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Top 60 All-Time Greatest Blue Jays: #41 Jose Cruz, Jr.

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Blue Jays v A’s Photo by Jed Jacobsohn/Getty Images

Jose Luis Cruz, Jr. | CF, LF | 1997-2002

Jose Cruz, Jr. was born April 19, 1974, in Arroyo, Puerto Rico. His father, Jose Cruz, was a terrific outfielder for the Cardinals and the Astros, Bill James listed dad as the 29th best left fielder in major league history in the ‘New Historical Baseball Abstract’. Dad’s numbers were hurt by playing most of his career in the Astrodome, where fly balls went to die, but he hit .284/.354/.420 with 317 steals in a 19-year career. Junior’s uncles Hector and Tommy Cruz also played in the majors.

The Seattle Mariners drafted our Jose Cruz in the first round (3rd pick overall) of the 1995 draft out of Rice University in Texas. He was a three time All-American. The two picked before were outfielder Darin Erstad and catcher Ben Davis. Right after Cruz, the Cubs took Kerry Wood. The Braves picked him in the 15th round of the 1992 draft, but Jose decided to go to university instead.

Jose was your basic five-tool player good speed, good defense, power, strong arm, good eye at the plate, and on top of that, a switch hitter. Like I said, his dad was a heck of a player, not as good defensively, so he was a five-tool player. A few years before, the Mariners used their first-round pick on another outfielder who had the same name as his major league father, Ken Griffey, Jr. That one worked out pretty well.

Jose zipped through the minors in less than two seasons. In late May 1997, the Mariners called him up. In 49 games with the M’s, he hit 12 homers and drove in 34. The Mariners were in the pennant race that year, and their bullpen was awful. So to fix up the bullpen, they made a pair of just terrible trades. The first one, they traded Derek Lowe and Jason Varitek to the Red Sox to get Heathcliff Slocumb, a 31-year-old journeyman reliever who had a 5.79 ERA at the time of the trade. Then they traded Jose to us for Paul Spoljaric and Mike Timlin. Spoljaric had a 4.76 ERA after the trade that year, then the next season, his ERA 6.48. Timlin was much better for the M’s, saving 20 games for them in his season and bit with the team. As much as it was a good trade for us, the Boston trade has to be one of the best trades in baseball history (well, from the Red Sox side).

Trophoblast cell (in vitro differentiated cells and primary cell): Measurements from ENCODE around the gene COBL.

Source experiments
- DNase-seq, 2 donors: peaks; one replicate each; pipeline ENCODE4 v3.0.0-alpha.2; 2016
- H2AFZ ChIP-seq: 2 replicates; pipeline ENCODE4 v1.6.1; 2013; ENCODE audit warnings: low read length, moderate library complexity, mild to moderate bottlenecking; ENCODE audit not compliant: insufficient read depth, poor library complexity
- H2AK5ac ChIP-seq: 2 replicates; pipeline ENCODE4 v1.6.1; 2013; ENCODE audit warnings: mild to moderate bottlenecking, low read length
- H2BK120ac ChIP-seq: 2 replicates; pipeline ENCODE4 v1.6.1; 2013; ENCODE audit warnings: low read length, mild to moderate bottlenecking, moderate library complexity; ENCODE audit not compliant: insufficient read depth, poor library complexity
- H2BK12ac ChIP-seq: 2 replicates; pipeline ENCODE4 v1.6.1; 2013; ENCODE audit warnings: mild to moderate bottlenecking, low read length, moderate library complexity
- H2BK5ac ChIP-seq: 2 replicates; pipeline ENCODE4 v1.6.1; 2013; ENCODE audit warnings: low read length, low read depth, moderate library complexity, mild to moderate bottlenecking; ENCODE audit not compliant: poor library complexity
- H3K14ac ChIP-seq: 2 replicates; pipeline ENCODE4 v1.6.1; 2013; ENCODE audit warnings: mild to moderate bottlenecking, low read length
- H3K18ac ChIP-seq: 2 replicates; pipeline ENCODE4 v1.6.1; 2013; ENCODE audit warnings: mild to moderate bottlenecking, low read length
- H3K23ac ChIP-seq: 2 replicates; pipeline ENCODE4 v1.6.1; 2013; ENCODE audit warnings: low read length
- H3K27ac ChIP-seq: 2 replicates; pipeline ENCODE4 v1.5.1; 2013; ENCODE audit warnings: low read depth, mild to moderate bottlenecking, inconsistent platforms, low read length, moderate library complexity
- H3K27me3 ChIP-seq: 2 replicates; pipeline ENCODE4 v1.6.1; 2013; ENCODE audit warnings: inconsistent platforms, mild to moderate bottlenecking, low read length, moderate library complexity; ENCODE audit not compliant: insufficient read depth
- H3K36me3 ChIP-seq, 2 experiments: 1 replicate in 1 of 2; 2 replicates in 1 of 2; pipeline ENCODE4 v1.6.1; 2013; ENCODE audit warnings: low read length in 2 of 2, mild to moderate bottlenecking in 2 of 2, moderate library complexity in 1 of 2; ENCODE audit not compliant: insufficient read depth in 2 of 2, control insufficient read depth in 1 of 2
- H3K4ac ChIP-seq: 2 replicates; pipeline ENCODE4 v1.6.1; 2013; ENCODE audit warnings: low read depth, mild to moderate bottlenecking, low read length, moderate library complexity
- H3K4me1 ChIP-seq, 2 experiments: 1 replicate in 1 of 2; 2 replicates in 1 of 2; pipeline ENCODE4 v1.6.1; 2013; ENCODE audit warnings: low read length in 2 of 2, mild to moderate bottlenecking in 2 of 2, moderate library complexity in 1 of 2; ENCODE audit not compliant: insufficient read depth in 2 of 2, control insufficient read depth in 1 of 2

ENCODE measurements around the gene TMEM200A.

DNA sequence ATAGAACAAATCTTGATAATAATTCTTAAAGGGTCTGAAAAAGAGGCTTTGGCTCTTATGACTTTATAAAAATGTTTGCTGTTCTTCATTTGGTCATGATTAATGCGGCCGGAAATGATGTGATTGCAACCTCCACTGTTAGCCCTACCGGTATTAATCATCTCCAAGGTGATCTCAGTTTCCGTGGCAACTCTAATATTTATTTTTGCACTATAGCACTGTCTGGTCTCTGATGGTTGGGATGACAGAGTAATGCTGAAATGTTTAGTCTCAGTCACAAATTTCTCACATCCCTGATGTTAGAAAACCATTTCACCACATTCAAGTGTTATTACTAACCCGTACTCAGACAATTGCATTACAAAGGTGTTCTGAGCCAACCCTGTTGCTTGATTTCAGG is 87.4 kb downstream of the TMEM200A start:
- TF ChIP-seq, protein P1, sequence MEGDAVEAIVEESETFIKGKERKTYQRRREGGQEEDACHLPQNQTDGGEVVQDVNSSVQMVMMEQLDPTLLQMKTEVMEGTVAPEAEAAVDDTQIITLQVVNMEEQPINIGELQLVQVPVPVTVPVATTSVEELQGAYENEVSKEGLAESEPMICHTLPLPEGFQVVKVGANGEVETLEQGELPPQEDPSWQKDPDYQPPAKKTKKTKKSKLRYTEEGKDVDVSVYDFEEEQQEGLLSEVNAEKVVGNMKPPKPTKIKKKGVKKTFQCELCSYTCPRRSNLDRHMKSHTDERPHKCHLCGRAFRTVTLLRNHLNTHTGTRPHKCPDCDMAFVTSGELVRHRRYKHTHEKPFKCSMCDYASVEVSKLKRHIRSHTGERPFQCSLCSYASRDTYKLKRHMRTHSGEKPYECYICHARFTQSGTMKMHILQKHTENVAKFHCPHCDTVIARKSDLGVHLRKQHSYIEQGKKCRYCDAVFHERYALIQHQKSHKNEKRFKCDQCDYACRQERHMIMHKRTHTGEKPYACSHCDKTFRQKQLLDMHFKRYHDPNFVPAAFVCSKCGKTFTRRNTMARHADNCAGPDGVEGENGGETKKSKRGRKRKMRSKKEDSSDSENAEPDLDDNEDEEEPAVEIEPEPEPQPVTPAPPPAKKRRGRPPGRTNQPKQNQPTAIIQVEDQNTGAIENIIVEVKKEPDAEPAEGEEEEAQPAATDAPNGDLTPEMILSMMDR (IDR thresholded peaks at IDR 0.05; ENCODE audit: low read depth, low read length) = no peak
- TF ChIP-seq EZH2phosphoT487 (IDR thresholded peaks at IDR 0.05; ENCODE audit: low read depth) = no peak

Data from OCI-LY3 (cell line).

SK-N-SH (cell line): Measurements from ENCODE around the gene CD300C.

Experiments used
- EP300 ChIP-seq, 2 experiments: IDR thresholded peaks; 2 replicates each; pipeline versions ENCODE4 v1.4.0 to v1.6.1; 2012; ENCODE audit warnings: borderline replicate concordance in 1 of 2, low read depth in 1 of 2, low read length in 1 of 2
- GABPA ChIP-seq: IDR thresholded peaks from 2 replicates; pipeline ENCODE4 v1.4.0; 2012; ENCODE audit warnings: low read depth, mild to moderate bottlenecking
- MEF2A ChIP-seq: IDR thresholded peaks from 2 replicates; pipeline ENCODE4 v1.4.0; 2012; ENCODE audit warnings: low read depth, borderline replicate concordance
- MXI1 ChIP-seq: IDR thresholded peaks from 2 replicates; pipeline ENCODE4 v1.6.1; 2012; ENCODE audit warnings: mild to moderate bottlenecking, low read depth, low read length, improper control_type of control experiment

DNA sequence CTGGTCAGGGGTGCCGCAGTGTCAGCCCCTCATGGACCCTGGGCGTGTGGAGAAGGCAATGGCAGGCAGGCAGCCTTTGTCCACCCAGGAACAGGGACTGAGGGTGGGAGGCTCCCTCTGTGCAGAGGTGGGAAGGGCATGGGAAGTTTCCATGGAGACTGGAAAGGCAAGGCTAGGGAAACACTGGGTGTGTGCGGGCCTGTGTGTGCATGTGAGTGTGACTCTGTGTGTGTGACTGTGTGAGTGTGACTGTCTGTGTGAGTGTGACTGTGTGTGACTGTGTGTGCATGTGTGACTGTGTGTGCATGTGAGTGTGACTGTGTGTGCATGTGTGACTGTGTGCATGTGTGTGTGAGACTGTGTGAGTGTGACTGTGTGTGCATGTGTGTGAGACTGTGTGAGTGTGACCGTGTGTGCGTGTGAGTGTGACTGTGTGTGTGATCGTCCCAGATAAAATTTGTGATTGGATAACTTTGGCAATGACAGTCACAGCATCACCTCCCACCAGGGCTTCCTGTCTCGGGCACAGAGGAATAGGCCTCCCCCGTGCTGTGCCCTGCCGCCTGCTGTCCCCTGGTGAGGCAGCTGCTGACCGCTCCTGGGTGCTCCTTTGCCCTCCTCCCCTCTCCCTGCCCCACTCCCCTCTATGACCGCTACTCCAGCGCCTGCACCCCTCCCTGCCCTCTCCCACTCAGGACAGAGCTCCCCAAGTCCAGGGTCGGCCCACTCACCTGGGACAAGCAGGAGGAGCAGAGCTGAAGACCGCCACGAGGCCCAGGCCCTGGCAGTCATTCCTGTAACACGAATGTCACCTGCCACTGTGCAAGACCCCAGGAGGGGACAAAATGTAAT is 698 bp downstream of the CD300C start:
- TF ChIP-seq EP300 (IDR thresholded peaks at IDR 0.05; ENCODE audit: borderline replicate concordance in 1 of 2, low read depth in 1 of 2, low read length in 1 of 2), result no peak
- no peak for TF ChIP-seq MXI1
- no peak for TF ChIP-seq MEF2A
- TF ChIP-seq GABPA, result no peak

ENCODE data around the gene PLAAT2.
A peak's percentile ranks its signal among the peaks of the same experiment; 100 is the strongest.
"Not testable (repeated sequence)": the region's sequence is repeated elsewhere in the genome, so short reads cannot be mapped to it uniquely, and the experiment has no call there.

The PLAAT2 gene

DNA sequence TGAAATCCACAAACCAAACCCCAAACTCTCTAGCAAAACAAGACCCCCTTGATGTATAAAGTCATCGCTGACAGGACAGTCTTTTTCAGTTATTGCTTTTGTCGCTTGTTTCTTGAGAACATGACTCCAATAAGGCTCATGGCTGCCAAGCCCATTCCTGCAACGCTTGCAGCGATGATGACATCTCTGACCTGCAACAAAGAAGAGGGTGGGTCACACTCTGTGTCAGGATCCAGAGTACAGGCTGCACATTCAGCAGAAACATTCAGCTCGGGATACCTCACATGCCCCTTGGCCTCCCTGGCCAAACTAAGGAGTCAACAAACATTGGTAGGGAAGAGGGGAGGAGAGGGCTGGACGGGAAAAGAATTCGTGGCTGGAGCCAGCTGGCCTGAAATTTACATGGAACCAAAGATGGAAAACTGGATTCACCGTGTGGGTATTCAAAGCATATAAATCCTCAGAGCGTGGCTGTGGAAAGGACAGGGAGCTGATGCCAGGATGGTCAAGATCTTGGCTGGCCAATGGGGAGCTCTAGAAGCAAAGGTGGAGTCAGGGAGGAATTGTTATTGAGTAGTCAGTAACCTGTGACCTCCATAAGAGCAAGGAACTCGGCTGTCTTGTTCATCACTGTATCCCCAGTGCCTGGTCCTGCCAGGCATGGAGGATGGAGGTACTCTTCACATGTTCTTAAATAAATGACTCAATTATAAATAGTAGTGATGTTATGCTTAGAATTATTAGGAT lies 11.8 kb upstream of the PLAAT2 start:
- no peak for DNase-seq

Anyway, Cruz continued his good rookie season, hitting a homer in his first game with us and finishing with 26. His batting average was just .248, but he had an OPS+ of 110 and finished second to Nomar Garciaparra in the Rookie of the Year vote. In 1998 Cruz started the season with the Jays but was sent down to Triple-A on June 14 with a .214 BA. They recalled him on July 31, and he went on a tear, hitting .366 with 5 homers and 28 RBI in August, bringing his average up to .253 for the season.

In 1999 Cruz again split time between Syracuse and Toronto. He played 106 games for us, mostly in center field. Fangraphs has this as his best season with a 2.5 WAR, but all his seasons with the Jays come in between 1.7 and 2.5. In 2000, he had his first full season with us, a really full season playing in all 162 games. He had a pretty good season, hitting just .242 but walking 76 times for a .323 on-base, and he hit 31 home runs. He scored 91 runs and drove in 76, hitting in every spot in the order but cleanup and 9th. With Carlos Delgado, Tony Batista, Brad Fulmer, and Cruz, we were only the 2nd team in baseball history to have four players with 30+ homers and the 2nd team to have seven players with 20 or more homers.